r24 - 2015-05-26 - 18:04:11 - StephanieBagotYou are here: TWiki >  Deployment Web > DeploymentTroubleshooting > PerformanceTroubleshooting > WhyIsMyDatabaseConsumingSoManyResources

Why is my database consuming so many resources?

Authors: MikeDelargy
Build basis: CLM 4.x and later

Initial assessment

Symptoms

  • When I monitor my database server resources, I see high CPU or memory usage, or both.

Impact or scope

  • Does it affect one CLM application or multiple applications?
  • Are you noticing a negative performance impact when CPU usage is high?

Timing (When?)

  • When did the problem start to occur? (Has this always been the case, or is it a relatively new observation?)
  • Does this happen at any particular time of the day?
  • Do you have a separate data warehouse database and is the data warehouse on a separate database server?
  • Are builds being run when you see the spikes.

Environmental changes (Where?)

  • Has anything changed in the environment (outside the products) that could cause the problem?
  • Has the hardware, software, network, or client changed?
  • Are other applications using the same database server?
  • Is other software running on the database server?

Recommended data gathering and subsequent analysis steps

  • There are many commands the database administrator (DBA) can use to monitor the performance of your database. Keep in mind that excessive monitoring can lead to performance degradation of the database software. Limit monitoring initially to the amount of data (inbound and outbound), the number of queries over time, and some measure of the amount of time from the receipt of a SQL request to the time a response is generated.

Database tuning is typically out of scope for Jazz administrators.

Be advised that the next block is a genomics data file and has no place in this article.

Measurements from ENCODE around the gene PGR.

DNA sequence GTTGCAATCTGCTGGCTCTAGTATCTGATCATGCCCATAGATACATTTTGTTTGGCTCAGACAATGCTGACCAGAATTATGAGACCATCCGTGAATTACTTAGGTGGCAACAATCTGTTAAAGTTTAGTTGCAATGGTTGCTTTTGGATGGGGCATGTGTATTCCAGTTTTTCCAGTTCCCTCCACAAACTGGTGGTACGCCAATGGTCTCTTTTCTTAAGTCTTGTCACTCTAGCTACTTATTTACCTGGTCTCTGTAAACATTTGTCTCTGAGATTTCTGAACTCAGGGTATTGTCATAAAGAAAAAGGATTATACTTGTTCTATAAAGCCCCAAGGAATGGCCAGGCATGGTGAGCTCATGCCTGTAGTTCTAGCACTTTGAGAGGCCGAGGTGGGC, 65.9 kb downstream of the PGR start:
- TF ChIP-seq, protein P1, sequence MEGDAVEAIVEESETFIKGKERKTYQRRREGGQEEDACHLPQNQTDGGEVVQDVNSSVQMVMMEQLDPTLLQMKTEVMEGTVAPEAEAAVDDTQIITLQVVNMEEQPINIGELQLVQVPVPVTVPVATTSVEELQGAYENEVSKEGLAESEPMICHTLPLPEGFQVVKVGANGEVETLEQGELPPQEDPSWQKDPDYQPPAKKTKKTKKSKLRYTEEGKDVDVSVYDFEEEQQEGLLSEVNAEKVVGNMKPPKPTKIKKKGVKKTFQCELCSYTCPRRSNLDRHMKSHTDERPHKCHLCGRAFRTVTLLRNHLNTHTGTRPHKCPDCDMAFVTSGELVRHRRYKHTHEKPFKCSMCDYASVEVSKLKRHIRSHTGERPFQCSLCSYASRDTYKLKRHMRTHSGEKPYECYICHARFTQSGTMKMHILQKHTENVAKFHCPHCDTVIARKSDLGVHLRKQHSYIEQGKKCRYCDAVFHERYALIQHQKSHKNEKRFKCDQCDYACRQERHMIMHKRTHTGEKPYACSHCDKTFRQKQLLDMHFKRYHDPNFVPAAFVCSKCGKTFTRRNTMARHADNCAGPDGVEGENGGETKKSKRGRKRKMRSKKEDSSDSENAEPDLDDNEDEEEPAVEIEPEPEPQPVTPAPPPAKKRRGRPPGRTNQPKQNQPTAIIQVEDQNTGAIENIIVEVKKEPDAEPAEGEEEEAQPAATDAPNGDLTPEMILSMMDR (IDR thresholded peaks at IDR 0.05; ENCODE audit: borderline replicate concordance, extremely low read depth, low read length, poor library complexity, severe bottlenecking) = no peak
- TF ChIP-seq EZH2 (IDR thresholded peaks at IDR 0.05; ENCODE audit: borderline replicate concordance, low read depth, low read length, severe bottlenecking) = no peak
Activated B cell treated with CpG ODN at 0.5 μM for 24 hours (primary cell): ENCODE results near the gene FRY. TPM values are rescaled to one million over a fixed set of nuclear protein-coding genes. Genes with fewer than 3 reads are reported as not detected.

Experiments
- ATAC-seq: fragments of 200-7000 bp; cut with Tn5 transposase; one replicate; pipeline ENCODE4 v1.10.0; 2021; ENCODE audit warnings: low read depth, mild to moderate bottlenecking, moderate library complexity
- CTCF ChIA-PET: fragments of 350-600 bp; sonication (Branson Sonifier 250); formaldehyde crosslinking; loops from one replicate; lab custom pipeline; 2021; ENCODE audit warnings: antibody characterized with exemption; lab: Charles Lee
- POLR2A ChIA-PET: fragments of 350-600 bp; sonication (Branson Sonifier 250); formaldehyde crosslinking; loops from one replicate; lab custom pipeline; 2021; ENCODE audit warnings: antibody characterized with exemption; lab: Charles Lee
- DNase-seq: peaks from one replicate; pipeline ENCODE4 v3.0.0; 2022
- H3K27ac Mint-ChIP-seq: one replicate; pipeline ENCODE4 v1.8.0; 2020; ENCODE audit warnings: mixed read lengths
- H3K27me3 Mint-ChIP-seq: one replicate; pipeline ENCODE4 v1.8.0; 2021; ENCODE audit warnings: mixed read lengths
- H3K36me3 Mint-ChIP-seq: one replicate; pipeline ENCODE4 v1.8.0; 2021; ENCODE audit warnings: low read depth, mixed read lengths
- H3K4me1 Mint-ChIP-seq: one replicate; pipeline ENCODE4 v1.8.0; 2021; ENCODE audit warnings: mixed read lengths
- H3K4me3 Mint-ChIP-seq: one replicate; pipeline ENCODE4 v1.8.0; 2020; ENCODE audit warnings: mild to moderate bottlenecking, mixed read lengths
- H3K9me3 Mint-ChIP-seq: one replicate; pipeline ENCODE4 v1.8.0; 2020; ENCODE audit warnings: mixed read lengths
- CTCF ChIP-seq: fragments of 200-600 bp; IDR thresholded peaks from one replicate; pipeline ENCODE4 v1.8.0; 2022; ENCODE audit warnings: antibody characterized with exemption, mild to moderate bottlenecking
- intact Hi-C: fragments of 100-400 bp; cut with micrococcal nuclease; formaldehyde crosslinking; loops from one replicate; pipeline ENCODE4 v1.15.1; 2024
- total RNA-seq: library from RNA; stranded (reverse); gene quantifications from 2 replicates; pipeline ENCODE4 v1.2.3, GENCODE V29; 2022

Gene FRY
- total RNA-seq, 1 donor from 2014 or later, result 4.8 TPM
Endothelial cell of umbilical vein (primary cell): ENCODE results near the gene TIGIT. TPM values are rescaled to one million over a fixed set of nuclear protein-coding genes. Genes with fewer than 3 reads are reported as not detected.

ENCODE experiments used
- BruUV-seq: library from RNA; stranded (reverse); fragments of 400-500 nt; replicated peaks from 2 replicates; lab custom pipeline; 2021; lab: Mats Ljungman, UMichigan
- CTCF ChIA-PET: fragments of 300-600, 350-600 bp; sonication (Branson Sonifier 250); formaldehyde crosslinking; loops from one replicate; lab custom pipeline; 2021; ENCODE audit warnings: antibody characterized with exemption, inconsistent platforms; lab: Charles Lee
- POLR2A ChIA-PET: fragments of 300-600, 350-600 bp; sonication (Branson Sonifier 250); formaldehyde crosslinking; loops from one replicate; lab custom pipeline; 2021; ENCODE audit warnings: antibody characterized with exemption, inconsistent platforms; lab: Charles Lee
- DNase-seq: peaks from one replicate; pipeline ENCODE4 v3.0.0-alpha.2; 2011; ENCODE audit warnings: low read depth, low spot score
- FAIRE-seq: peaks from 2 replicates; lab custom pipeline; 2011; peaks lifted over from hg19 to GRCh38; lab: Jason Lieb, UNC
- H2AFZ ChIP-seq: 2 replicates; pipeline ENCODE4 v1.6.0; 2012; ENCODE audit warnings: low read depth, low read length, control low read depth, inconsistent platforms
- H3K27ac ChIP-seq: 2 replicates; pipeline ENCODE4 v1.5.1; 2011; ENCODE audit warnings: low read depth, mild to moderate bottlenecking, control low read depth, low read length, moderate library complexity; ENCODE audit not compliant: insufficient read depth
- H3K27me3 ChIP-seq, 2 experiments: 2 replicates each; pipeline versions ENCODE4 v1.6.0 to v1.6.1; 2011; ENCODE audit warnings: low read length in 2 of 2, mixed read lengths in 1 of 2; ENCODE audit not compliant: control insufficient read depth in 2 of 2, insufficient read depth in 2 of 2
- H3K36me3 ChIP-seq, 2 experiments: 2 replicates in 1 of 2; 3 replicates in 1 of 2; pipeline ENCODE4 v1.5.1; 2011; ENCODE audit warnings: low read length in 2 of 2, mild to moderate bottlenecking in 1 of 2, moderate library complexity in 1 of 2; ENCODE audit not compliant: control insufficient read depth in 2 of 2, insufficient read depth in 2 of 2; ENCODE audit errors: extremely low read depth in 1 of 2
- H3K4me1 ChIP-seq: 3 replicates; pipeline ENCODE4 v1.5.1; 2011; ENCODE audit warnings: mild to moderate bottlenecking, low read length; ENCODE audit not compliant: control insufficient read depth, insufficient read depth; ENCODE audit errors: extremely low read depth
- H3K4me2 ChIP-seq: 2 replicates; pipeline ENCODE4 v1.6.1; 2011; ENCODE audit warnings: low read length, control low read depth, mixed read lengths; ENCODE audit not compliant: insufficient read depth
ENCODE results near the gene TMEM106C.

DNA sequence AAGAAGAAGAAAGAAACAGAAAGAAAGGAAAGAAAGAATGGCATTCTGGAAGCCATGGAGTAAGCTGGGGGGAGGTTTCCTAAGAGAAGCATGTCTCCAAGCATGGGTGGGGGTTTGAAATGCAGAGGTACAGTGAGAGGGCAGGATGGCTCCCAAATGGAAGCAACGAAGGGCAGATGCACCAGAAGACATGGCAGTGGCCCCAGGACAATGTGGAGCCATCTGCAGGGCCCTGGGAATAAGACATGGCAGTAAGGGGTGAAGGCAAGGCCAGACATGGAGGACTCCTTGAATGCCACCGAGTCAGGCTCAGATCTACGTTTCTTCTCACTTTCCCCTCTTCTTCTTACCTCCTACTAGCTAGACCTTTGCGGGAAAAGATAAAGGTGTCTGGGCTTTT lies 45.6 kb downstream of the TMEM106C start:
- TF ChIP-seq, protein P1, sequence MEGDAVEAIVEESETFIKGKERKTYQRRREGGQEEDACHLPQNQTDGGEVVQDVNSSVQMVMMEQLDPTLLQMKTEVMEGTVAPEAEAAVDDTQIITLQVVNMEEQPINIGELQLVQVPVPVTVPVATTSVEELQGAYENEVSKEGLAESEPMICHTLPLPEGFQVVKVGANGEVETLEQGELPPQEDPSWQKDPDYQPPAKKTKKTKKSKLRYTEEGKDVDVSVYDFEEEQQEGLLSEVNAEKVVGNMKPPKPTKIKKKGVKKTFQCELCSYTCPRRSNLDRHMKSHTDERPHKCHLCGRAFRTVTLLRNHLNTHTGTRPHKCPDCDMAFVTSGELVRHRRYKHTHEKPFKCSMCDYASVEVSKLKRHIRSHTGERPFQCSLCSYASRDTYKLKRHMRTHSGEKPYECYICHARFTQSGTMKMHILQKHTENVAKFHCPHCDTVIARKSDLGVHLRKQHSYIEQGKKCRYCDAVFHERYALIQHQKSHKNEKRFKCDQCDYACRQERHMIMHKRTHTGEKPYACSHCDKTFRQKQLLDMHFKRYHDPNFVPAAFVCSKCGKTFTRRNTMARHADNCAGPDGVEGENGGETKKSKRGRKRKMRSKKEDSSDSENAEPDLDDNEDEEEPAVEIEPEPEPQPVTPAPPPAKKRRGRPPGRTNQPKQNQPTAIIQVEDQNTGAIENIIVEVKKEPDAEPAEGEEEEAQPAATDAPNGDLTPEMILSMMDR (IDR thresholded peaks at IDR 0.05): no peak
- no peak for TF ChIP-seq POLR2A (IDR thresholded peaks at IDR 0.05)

Monitoring DB2

For more information on configuring and tuning the DB2 database, see Configuring and tuning DB2.

For more information on optimizing table space performance when data is on RAID devices for DB2 9.7, see Optimizing DB2 on RAID devices.

Monitoring Oracle

For more information on monitoring and tuning the Oracle database, see Configuring and tuning Oracle.

Monitoring SQL Server

For more information on monitoring and tuning the SQL Server database, see Configuring and tuning SQL Server.

Possible causes

  • Make sure that your database has sufficient physical memory and enough allocated memory to perform a lot of data transfers. All of the REST-based objects need to be stored and retrieved here, and the rest of the solution architecture depends on the repository. Do not try to cut costs; make sure that the foundation for your solution is solid.

  • Your database should be on a dedicated server. While it is technically possible to install the database software onto the same machine as other software, the load on the database is heavy because almost every user action implies multiple database events (like queries, inserts, or modifications). Deploy the database on a dedicated database server.

  • If you are running reports and have not configured a data warehouse, consider creating a separate data warehouse and locating it on a separate database server.

  • If you have been able to correlate reports running (ETLs) at the time of the spikes, consider moving your data warehouse to another database server.

  • Builds have several phases. During the first phase, data is being requested from the database as the source files are returned and populated into the build workspace. During this phase, there is a large load of communications and database traffic. A caching proxy placed between the build machine and the Jazz repository will cache copies of the source files that do not change often, thus eliminating the need to retrieve these files from the repository. Consider using a content caching proxy server to minimize the load on the database. For more information on content caching proxy servers, see Using content caching proxies for Jazz source control.

  • Your database administrator should be able to run an analysis on the database to help identify issues and provide steps to help optimize the database. These might include poorly formed queries, missing indexes, table locks, and even calls being made to the database outside of the application server. Use the above links to specific database vendor tools to help identify some of these issues.

Related topics: None

External links:

  • None

Additional contributors: None

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